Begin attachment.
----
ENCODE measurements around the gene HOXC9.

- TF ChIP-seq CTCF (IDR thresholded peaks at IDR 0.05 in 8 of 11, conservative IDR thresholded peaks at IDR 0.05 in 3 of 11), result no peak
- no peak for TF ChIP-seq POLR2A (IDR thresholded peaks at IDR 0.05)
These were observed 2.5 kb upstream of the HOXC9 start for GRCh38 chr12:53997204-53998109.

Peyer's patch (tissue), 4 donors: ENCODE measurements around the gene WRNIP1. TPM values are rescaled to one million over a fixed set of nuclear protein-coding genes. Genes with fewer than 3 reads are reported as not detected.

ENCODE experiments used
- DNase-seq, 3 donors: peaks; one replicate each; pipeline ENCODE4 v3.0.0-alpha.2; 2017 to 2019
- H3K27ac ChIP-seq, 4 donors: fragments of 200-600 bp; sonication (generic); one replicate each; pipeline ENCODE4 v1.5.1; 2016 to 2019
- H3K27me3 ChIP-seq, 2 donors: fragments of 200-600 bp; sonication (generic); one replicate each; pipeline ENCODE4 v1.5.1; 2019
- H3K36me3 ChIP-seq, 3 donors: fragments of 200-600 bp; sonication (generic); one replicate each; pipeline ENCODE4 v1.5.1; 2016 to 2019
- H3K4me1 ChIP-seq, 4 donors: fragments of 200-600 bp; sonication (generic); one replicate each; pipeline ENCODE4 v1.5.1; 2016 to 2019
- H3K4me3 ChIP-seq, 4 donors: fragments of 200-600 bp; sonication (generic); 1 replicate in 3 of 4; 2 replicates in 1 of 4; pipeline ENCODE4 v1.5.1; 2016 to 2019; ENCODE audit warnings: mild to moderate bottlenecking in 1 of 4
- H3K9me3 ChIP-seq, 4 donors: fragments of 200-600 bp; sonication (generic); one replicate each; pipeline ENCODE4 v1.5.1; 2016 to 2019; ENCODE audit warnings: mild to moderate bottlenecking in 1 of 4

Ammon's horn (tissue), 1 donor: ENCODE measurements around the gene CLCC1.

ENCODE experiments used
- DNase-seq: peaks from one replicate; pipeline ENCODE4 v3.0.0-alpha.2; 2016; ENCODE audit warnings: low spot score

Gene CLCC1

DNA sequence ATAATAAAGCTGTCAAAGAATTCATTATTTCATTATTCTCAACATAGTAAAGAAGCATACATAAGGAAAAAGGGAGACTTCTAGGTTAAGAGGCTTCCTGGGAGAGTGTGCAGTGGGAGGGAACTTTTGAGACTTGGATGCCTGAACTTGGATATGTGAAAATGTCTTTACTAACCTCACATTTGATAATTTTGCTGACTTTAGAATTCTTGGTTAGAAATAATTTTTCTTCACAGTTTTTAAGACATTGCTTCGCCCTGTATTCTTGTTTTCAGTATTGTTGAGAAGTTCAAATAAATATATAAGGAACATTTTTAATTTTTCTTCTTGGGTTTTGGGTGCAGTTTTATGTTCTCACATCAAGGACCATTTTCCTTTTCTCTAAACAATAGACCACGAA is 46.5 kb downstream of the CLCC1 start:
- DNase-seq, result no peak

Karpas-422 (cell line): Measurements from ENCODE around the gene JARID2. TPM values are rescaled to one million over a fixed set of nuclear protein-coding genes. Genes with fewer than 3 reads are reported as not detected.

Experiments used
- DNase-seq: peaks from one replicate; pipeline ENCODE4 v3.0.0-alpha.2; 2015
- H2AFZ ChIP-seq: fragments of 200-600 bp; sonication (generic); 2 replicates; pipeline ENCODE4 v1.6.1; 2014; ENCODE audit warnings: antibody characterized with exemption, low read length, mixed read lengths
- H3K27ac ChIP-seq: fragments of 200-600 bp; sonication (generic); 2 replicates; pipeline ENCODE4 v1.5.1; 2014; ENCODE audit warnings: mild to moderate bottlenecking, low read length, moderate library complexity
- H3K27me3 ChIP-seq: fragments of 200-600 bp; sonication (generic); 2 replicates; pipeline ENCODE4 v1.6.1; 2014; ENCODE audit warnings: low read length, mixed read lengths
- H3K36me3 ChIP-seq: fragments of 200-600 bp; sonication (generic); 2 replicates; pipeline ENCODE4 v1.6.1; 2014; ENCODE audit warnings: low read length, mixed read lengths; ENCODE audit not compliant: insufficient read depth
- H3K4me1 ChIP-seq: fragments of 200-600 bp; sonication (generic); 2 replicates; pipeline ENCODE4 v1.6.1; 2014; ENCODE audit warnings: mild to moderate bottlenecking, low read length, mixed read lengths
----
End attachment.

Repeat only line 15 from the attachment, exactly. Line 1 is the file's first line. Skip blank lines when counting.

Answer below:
ENCODE experiments used